Over 30 years ago, in a moment of impulsive insanity, my partner and his best friend walked off into the Vizcaino Desert in Baja, California.

For three days they walked without map or compass. They had only the water they could carry and two blankets, boiling in the sun during the day and freezing at night.

They realized that you can’t explore the desert on foot. That’s how the dream to return with transportation (specifically, a motorcycle) was born.

Last winter, the dream became reality. This time, I was the best friend.

The Vizcaino Peninsula is the point of land that juts out into the Pacific Ocean, just about halfway down Baja California’s western coastline.

The guidebooks warned us that the road through the desert was very bad: dusty and heavy with deep washboard. We were undeterred and left early from Guerrero Negro with a plan to stay in the only town with a hotel, Bahia Tortuga, for a few days, allowing us to explore some of the side roads into the desert including the one that goes all the way to the point of the peninsula.

The first 50 kilometres or so were paved and flew by. First, we passed huge installations of greenhouses, then a section of desert filled with surprisingly verdant desert plants and, finally, the salt flats that stretched north as far as we could see.

Guerrero Negro has huge salt-processing plants that mine and ship salt all over the world.

Once we got off the pavement, most of the plants disappeared. All that was left were odd scrubby bushes, infrequent cacti and small clumps of desert flowers by the roadside. The landscape was taken over by the desert itself in varying shades of dusty-brown and tan.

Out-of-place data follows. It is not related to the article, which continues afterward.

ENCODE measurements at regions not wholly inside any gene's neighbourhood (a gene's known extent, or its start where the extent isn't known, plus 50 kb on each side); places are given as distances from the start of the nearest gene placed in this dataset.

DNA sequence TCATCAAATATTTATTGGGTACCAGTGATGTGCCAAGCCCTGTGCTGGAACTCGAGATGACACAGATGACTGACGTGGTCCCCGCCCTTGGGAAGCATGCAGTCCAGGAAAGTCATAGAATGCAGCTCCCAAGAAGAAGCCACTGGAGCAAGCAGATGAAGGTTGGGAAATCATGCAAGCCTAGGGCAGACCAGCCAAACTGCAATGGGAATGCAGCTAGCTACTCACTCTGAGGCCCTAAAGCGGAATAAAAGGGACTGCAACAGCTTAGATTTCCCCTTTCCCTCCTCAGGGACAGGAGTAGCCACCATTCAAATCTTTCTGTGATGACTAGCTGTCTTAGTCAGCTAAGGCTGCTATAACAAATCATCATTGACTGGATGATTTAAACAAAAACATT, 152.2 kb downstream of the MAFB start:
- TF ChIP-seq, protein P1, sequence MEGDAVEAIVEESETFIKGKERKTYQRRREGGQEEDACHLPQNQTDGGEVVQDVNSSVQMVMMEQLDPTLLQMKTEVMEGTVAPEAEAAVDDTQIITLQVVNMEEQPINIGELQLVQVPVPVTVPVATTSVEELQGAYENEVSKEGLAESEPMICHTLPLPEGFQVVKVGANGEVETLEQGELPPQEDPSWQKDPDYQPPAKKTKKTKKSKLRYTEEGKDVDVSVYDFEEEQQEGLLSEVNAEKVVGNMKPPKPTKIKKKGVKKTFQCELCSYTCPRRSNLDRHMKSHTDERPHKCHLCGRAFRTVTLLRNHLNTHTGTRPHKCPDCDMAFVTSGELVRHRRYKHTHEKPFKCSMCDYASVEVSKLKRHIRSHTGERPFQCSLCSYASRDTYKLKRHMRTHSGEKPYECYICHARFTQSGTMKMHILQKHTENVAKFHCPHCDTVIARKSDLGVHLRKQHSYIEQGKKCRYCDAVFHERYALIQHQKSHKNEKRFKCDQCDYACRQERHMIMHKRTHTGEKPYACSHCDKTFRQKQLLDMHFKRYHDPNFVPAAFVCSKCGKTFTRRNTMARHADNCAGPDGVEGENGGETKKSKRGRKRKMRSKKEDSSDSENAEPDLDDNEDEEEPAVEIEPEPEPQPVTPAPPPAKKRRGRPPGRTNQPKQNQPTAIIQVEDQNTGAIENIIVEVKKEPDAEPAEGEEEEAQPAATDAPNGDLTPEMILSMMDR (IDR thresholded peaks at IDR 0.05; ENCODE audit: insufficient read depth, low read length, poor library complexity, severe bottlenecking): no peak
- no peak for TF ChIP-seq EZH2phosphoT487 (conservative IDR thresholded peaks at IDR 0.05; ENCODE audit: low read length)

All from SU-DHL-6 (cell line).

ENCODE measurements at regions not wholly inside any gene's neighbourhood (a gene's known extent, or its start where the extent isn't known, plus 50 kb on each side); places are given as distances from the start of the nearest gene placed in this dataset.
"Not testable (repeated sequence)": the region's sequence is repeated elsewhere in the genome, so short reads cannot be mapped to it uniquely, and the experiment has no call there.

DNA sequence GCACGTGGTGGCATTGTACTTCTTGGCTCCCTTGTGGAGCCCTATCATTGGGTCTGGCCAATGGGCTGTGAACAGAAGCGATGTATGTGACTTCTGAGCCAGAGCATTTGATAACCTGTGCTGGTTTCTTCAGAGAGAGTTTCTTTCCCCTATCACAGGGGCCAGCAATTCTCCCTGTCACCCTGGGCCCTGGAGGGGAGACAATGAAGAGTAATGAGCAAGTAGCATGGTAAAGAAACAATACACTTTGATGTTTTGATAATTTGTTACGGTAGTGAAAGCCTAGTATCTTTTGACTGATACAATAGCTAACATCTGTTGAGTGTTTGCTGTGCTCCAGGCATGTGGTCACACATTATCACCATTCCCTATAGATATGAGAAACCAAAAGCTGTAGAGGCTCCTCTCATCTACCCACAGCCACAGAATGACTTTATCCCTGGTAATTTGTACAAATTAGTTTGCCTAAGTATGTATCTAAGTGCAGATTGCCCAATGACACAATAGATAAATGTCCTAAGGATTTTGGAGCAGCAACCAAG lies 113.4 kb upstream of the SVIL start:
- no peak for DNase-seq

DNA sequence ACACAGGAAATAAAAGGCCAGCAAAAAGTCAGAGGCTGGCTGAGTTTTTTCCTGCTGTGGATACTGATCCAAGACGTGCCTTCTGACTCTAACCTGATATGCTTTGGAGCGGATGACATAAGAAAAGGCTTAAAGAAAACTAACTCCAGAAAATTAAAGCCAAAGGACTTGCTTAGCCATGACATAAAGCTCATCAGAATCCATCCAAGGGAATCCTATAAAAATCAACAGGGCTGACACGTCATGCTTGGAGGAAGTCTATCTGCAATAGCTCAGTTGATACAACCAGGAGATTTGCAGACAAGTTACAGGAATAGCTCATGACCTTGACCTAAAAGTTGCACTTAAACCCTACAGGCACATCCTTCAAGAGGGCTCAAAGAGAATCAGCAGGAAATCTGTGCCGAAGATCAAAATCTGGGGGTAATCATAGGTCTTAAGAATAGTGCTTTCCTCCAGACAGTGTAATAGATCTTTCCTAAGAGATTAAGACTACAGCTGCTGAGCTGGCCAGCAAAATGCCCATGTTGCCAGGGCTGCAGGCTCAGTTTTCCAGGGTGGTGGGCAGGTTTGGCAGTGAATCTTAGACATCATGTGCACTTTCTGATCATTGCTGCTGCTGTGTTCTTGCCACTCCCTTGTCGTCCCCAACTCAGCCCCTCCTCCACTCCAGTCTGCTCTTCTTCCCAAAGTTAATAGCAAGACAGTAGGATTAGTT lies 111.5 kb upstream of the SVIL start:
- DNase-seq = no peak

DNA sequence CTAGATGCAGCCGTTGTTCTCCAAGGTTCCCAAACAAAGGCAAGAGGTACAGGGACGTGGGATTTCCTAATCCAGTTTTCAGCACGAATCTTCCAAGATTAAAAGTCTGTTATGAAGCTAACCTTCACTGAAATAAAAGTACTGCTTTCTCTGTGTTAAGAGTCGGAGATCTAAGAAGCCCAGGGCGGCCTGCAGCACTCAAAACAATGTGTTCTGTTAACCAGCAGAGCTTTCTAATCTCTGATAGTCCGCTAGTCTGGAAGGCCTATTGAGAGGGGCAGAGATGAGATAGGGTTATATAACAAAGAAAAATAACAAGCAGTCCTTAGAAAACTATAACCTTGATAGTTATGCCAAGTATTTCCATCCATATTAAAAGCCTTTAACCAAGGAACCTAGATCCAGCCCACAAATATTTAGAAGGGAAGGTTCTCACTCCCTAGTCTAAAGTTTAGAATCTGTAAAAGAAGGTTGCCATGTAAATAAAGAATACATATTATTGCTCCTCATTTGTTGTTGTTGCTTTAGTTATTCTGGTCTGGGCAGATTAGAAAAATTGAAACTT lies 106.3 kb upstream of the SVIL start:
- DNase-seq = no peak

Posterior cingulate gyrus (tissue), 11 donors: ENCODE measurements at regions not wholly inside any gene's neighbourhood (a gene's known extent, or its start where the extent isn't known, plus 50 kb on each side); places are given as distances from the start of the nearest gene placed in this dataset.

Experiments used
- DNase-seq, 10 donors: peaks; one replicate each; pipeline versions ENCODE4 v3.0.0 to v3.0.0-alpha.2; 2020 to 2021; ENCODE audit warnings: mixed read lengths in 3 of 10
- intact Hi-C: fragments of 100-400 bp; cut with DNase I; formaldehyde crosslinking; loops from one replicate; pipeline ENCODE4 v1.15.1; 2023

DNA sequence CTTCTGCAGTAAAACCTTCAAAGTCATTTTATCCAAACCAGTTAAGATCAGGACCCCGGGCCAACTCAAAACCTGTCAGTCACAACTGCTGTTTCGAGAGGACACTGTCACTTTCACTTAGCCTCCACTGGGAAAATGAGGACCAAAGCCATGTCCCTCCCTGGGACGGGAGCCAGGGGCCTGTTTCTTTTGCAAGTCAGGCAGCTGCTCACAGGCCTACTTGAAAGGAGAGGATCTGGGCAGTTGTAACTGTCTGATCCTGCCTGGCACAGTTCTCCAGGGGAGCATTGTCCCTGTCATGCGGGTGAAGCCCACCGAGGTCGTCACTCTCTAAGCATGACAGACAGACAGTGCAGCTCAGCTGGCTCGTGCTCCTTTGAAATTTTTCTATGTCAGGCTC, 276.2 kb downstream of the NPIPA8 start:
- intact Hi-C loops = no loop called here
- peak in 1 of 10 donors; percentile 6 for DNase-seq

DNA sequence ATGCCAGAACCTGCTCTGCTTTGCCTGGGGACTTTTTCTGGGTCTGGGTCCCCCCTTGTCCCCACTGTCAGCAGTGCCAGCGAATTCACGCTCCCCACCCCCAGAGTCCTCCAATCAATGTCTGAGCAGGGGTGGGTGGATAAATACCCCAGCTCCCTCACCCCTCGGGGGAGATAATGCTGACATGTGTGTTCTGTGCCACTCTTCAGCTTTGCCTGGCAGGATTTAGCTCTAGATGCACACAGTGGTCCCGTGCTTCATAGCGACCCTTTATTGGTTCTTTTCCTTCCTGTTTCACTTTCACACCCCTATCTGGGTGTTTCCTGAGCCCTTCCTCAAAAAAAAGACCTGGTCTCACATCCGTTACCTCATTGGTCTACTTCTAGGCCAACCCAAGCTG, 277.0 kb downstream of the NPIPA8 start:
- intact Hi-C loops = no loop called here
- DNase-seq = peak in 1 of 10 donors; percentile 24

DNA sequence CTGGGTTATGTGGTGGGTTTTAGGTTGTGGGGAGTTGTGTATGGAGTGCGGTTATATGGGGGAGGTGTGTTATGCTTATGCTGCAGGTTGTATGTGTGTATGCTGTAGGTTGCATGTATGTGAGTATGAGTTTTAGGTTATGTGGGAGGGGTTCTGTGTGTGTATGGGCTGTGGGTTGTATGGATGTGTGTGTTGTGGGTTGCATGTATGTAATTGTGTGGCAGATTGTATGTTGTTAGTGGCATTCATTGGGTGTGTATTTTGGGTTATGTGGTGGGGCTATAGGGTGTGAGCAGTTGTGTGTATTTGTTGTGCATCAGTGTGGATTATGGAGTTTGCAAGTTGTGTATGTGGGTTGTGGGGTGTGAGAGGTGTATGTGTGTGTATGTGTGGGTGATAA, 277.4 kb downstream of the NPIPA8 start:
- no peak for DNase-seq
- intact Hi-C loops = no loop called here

About 20 kilometres beyond the pavement, we pulled off to eat and stretch. The washboard and sand, though manageable, had still been a riding challenge.

The young man from 30 years ago was standing silent and still and gazing out over the desert.

“It’s not every day a life dream comes true, is it?” I asked quietly.

“No. But today is one of those days.”

We stayed four nights in Bahia Tortuga, rode dirt roads through the desert to the north and south and to the west, all the way to the point. The people we met shared their faith and their stories, as well as their coffee and langostina (clawless lobsters).

I’ve got lots of dreams I’ve had over the years, but only a few are as old or held as much strength, both in the drive and in the realization, as this one for my partner.

Over the years, we all devise and pursue a lot of dreams. As we grow and mature, I think we let too many of them go, replacing them with more-practical pursuits.

There are a few that cannot be let go of: they live in our psyches until they fight their way to the surface, demanding fulfillment. And, just sometimes, the older they are and the longer they wait, the sweeter they are when realized.

Such was this motorcycle trip in the Vazcaino.